Business events are important contributors to Australia’s visitor economy. However, measuring their value is challenging because events:
Australia’s long-term strategy for the visitor economy, THRIVE 2030, notes that having relevant, robust and timely data is critical for growth. It underpins good decision-making, business growth and investor confidence.
In the October 2022 Budget, the Australian Government announced $2 million in funding for Tourism Research Australia (TRA) to include business events measurements in national and international datasets.
TRA’s Business Events Data Project will provide clarity around the business events sector. It will help businesses segment and quantify visitor types and their behaviours, and through that target repeat or additional visitation. It will also support governments to make decisions about business event targeting and any related support.
Business events tend to attract high-yield domestic and international travellers. High-yield travellers, relative to the total visitor pool, spend a comparatively high amount on accommodation, food, recreation services and experiences, making a valuable economic contribution.
In addition to direct expenditure, business events add value through their indirect contribution. They facilitate the exchange of ideas, concepts, systems and products, and create new networks and opportunities. These then add economic benefit by:
Business travellers also engage in other parts of the visitor economy. The rise of ‘bleisure’ tourism (where travellers extend a business trip for leisure) offers further potential.
The pandemic caused business trip expenditure to decline sharply. Businesses quickly shifted to videoconferencing to keep teams and clients connected and only slowly re-engaged with travel. Long after lockdowns ended at the end of 2022, travel for business remained the furthest from its pre-pandemic level of all travel categories. Overnight business trips were 21% lower and business day trips were 26% lower in 2022 compared to 2019 (Source: Tourism Research Australia).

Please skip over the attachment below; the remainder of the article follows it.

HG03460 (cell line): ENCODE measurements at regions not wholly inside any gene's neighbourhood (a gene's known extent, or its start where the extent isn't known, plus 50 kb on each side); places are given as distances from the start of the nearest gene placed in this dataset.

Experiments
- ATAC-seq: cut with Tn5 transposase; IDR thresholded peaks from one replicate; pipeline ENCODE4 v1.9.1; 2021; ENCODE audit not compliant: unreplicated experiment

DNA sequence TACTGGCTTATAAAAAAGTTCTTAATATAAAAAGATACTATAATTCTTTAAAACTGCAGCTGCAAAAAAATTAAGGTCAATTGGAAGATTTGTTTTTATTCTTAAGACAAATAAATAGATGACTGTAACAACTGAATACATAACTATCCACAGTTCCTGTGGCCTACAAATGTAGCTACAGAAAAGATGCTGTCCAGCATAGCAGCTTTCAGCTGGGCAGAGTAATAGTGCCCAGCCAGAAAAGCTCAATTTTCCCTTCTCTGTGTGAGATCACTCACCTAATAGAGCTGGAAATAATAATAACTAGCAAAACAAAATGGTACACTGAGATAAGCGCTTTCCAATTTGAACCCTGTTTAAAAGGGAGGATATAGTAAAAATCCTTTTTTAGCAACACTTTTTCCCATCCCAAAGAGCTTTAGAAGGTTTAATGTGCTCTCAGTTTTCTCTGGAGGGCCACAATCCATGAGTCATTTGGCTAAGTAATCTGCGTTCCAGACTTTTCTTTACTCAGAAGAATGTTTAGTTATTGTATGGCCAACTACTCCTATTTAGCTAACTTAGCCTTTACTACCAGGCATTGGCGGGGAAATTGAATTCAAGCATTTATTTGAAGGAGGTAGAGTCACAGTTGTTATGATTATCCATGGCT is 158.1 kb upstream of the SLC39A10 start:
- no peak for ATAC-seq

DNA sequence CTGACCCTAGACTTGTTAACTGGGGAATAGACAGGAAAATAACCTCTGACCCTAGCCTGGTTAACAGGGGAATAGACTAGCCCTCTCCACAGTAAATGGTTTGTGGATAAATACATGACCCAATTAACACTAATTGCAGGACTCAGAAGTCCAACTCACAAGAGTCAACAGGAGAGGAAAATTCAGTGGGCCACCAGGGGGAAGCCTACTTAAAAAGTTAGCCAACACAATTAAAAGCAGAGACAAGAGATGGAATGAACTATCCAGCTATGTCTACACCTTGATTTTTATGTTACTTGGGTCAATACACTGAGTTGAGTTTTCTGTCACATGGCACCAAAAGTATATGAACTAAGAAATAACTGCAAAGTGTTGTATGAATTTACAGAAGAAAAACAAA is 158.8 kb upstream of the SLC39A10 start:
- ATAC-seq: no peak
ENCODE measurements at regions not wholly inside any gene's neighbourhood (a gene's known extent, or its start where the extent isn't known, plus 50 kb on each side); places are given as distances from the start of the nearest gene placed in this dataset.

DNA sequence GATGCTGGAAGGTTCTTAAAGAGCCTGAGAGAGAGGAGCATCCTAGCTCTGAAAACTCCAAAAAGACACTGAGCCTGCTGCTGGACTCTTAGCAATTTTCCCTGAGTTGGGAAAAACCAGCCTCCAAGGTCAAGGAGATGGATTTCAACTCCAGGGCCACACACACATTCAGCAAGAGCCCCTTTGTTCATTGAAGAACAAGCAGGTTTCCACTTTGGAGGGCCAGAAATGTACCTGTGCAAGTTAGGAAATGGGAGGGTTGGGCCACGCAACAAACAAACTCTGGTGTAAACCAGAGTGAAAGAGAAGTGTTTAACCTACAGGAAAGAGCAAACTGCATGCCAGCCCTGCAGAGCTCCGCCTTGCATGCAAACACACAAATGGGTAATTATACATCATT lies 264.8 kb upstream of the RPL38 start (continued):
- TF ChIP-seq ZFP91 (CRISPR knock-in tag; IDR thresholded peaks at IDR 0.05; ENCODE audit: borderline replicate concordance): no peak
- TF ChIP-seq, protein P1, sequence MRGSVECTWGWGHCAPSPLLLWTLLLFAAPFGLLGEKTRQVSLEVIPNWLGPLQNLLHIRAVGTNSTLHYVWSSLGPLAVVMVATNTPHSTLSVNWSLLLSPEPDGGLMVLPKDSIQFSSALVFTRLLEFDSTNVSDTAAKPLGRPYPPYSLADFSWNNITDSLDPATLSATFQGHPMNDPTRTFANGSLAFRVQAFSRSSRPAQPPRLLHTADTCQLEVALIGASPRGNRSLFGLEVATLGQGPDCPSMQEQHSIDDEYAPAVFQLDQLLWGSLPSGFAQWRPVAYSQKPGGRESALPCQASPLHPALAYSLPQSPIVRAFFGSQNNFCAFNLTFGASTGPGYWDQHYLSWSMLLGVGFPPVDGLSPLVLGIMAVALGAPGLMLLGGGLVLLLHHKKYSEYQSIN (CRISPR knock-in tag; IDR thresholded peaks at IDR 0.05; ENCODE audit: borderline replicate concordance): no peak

Industry has been clear that better business events data is needed. Dr Leo Jago OAM, Chair, of the former Business Events Council of Australia, said: ‘The Government’s decision to in research to estimate the true economic value of business events addresses one of industry’s top priorities in post-pandemic recovery and growth towards 2030.’
The project requires several data sources and, therefore, the business event industry’s ongoing support will be crucial. Data sources will include:
TRA has started working with industry to implement the project. In January 2023, TRA introduced business events questions to the National and International Visitor Surveys. TRA consulted with the then Business Events Council Australia (BECA) and the Australian Association of Convention Bureaux (AACB) to design the questions before they were put into operation.
The new peak body representing the sector – the Australian Business Events Association (ABEA) – will be engaged in the next phases of the project. This phase will source data from venues, organisers, delegates and exhibitors.
Some initial business events data will be available this 2023–24 financial year, as TRA combines the various data collections to produce a representative data series. Further direct in-event data collection will be required after one year.
Stay up to date on the latest tourism policies, programs, research and broader Australian Government programs to support the visitor economy by subscribing to Austrade’s Visitor Economy News.
You can also visit the TRA website for more on tourism statistics, research, data and trends.